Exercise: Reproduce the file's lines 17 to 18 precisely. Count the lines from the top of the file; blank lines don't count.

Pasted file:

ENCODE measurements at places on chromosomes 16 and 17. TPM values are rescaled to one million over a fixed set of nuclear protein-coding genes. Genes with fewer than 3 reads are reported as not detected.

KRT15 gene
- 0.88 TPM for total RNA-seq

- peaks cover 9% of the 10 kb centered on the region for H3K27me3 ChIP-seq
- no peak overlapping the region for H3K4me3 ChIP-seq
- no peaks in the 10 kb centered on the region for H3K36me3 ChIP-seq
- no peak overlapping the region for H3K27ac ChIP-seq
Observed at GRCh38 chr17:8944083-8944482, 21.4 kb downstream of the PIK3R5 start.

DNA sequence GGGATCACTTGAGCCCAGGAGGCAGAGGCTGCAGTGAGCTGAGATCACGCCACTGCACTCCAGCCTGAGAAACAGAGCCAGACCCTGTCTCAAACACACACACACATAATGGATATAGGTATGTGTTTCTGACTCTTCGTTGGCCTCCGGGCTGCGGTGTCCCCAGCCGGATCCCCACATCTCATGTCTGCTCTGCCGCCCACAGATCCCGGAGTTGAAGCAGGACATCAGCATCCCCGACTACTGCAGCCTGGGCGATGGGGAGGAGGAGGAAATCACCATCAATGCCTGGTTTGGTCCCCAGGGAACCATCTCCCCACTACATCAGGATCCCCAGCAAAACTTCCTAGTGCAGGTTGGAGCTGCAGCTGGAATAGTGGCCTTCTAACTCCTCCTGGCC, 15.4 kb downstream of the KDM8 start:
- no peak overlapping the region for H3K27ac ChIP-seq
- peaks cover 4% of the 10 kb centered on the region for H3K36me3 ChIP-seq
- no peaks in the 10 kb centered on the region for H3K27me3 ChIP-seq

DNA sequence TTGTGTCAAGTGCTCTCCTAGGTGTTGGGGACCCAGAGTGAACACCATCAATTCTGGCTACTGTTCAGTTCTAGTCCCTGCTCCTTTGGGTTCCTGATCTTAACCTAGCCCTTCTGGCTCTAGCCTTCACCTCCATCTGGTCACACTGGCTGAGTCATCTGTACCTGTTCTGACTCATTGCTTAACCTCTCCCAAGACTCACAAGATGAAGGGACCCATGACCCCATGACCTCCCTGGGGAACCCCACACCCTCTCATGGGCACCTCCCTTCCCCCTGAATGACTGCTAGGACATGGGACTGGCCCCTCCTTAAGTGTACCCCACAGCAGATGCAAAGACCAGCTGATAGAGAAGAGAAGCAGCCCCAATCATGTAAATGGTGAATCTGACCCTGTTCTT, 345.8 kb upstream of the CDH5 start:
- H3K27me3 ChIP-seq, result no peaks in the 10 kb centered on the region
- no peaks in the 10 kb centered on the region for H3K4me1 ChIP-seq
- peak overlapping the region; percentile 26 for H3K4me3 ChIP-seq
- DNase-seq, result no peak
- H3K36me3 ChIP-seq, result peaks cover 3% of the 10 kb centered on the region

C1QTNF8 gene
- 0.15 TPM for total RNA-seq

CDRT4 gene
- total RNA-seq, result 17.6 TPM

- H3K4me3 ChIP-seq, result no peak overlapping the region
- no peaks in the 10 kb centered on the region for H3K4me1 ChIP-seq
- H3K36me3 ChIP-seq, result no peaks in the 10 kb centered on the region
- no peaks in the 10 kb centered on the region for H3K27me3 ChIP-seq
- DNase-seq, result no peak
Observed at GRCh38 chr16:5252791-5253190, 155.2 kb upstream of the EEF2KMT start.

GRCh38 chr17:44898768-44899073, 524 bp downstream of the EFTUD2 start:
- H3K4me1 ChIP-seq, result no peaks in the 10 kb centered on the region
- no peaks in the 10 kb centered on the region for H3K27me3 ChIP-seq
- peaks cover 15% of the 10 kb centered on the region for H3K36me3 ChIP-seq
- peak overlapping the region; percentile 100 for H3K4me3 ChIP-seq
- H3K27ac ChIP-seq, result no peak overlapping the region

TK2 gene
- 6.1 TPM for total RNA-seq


- DNase-seq, result no peak
- H3K36me3 ChIP-seq, result peaks cover 3% of the 10 kb centered on the region